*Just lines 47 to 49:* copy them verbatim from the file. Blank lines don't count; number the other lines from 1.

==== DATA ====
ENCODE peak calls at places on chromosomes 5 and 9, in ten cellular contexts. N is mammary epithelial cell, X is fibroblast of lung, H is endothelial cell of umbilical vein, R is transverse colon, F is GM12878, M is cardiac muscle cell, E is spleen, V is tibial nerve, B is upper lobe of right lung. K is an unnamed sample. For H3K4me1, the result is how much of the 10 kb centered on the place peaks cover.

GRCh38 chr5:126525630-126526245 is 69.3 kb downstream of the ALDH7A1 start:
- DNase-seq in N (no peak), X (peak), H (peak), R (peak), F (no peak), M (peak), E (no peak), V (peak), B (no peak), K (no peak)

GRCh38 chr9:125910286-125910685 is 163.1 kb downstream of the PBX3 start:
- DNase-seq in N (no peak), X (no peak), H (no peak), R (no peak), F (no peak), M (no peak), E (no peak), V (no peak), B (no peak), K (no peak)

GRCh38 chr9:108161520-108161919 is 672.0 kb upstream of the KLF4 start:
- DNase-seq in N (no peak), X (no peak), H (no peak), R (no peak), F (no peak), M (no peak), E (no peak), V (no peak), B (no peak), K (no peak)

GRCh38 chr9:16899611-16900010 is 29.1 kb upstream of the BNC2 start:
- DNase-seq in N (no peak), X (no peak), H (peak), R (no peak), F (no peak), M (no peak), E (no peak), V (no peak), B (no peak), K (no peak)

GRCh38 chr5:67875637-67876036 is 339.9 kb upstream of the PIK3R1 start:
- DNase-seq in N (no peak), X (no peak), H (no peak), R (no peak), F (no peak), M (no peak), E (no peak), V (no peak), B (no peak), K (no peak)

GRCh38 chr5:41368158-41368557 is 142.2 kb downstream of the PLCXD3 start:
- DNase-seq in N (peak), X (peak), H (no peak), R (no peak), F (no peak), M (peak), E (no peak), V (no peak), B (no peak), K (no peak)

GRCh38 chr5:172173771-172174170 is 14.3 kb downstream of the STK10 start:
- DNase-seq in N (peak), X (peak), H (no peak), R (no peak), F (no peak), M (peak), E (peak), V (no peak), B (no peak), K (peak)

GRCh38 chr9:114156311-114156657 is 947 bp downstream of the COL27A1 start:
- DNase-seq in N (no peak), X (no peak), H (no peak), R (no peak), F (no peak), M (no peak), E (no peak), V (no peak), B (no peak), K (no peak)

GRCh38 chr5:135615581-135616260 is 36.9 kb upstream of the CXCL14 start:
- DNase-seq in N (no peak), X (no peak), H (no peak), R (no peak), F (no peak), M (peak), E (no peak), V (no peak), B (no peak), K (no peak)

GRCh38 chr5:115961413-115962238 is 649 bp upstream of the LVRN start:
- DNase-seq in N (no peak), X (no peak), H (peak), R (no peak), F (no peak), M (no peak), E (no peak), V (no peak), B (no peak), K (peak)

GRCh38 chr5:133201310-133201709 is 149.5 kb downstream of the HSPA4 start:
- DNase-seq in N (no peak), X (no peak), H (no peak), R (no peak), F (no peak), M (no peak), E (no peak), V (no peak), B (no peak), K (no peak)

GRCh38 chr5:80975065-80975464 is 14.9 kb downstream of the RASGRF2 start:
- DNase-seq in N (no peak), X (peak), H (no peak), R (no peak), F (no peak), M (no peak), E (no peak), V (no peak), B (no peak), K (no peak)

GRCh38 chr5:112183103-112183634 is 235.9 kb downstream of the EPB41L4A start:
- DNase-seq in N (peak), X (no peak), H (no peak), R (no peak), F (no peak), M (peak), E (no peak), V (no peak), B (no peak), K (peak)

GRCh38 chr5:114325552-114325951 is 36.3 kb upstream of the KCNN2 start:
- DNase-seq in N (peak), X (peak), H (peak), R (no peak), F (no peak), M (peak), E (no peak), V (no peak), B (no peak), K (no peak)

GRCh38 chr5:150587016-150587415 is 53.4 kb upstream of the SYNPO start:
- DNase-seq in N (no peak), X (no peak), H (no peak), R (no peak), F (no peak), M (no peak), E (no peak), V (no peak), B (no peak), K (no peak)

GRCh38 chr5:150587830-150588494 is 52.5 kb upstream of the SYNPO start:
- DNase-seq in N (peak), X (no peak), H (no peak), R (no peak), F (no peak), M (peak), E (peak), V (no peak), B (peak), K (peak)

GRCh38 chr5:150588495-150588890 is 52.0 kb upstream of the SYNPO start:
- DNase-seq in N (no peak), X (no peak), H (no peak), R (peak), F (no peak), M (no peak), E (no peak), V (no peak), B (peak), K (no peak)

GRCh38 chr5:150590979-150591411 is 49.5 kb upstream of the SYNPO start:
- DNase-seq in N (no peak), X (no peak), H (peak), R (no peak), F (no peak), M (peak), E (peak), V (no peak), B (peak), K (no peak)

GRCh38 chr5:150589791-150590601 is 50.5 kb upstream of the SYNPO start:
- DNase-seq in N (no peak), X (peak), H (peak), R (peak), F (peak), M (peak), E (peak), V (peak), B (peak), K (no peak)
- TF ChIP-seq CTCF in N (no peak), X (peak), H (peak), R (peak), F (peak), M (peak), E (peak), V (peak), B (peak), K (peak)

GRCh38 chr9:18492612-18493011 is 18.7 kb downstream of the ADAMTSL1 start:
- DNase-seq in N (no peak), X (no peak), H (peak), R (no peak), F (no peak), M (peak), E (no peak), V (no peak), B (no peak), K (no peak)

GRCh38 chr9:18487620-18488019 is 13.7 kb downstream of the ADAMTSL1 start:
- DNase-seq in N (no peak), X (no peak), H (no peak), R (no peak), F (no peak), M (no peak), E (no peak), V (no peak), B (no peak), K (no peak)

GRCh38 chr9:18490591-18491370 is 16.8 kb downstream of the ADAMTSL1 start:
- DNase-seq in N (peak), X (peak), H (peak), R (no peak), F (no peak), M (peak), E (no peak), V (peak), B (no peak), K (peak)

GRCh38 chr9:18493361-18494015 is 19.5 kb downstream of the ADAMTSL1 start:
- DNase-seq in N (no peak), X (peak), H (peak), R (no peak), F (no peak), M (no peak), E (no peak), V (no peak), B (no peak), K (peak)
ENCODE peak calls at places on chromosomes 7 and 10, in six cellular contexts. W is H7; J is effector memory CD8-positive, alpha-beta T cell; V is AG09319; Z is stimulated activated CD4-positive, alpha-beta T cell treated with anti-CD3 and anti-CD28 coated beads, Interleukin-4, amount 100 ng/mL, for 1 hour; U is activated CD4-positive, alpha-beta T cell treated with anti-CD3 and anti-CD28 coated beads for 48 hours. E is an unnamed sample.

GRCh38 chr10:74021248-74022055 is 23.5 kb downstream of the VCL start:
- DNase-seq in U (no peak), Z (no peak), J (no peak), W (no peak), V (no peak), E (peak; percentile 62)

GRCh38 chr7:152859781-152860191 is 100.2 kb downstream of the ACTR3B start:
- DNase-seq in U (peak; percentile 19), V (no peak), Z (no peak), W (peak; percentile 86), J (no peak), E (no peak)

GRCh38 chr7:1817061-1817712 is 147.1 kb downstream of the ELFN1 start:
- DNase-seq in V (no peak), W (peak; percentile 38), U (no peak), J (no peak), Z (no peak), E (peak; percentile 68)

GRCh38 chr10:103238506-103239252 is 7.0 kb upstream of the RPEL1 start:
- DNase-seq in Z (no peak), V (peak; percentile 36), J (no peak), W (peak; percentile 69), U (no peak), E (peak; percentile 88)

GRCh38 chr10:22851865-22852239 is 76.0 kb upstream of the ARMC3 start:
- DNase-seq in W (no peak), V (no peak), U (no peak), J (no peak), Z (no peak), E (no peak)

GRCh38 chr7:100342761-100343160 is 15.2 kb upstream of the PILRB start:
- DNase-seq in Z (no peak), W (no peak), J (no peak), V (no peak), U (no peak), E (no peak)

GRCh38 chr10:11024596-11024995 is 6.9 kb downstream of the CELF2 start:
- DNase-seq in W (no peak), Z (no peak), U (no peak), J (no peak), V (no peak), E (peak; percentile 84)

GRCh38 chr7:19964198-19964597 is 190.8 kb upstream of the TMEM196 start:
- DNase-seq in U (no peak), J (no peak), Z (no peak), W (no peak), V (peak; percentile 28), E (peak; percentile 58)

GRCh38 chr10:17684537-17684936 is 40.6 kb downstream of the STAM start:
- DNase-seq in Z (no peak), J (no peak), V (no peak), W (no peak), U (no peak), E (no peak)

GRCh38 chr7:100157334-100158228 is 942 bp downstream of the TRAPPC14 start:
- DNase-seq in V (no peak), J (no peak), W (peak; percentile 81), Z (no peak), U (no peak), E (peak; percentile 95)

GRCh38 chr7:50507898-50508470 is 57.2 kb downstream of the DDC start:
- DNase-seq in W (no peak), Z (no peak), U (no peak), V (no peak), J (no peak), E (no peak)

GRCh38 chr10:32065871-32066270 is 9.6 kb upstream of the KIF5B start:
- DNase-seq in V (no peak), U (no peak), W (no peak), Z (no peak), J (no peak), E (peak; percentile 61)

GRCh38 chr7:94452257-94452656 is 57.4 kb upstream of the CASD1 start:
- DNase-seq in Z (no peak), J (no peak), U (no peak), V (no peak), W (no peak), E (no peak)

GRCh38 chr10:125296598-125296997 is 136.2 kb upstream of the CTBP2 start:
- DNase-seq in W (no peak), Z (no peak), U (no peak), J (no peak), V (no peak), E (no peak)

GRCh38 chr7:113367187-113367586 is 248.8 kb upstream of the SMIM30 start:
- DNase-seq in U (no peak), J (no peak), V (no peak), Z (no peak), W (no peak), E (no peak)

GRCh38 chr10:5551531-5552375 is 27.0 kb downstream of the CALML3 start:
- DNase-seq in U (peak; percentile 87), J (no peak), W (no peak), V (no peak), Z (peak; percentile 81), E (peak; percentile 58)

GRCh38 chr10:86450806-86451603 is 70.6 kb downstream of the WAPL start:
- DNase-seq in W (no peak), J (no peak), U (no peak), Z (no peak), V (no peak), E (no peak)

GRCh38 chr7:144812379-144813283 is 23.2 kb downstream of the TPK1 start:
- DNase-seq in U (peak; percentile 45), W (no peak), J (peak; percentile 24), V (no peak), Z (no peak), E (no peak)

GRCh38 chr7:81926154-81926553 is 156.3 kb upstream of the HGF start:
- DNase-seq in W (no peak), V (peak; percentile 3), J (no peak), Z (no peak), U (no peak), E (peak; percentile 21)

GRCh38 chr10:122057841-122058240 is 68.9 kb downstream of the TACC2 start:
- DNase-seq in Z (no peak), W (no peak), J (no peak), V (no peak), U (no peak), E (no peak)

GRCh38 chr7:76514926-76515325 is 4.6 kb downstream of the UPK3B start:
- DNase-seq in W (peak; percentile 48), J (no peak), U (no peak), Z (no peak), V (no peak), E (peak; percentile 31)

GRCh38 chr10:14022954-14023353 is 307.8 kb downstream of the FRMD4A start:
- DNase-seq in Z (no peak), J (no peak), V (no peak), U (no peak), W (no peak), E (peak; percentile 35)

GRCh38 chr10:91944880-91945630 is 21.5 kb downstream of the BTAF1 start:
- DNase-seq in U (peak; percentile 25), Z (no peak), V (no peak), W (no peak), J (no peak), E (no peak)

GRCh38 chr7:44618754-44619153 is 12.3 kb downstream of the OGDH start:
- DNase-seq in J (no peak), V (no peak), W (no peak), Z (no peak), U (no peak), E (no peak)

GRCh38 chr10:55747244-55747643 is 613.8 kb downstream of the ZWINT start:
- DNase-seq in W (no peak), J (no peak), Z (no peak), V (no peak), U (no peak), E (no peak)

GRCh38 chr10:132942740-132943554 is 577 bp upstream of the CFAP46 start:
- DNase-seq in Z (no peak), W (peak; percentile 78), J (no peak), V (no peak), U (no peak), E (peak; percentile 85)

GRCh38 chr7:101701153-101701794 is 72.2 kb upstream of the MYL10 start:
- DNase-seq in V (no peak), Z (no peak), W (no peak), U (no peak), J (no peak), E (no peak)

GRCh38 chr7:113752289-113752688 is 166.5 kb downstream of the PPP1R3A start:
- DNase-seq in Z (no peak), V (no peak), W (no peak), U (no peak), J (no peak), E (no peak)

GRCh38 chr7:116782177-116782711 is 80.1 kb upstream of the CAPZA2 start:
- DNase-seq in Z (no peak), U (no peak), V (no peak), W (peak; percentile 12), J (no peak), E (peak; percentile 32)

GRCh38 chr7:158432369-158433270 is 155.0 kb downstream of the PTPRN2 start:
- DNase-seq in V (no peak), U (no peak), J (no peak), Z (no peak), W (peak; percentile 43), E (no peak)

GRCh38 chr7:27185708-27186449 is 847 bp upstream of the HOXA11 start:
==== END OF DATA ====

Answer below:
GRCh38 chr9:18493361-18494015 is 19.5 kb downstream of the ADAMTSL1 start:
- DNase-seq in N (no peak), X (peak), H (peak), R (no peak), F (no peak), M (no peak), E (no peak), V (no peak), B (no peak), K (peak)
ENCODE peak calls at places on chromosomes 7 and 10, in six cellular contexts. W is H7; J is effector memory CD8-positive, alpha-beta T cell; V is AG09319; Z is stimulated activated CD4-positive, alpha-beta T cell treated with anti-CD3 and anti-CD28 coated beads, Interleukin-4, amount 100 ng/mL, for 1 hour; U is activated CD4-positive, alpha-beta T cell treated with anti-CD3 and anti-CD28 coated beads for 48 hours. E is an unnamed sample.